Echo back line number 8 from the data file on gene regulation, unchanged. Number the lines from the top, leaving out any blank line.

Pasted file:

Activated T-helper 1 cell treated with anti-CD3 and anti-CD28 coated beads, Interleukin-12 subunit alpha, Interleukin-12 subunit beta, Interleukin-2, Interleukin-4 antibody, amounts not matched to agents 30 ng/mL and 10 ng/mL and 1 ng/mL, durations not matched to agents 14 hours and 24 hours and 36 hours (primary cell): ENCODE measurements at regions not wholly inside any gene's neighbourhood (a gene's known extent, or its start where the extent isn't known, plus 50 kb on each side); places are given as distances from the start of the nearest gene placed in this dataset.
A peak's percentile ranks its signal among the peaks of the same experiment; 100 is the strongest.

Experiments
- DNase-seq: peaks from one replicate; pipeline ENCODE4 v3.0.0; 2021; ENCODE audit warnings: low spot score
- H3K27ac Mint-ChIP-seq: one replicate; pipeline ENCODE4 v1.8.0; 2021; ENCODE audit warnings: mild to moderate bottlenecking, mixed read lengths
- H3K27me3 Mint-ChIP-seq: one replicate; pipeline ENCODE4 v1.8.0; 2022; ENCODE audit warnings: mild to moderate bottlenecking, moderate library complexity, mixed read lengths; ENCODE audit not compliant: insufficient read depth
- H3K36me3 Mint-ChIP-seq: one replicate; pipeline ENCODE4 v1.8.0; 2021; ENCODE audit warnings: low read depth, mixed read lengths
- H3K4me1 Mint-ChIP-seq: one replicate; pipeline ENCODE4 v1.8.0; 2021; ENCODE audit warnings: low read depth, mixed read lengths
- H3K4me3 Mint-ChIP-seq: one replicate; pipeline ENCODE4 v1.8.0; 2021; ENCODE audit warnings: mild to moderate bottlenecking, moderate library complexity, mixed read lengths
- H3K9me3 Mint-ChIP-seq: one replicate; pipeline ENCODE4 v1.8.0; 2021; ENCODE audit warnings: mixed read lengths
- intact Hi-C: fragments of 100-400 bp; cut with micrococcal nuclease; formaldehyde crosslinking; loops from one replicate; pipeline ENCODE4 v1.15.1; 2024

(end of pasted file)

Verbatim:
- H3K4me1 Mint-ChIP-seq: one replicate; pipeline ENCODE4 v1.8.0; 2021; ENCODE audit warnings: low read depth, mixed read lengths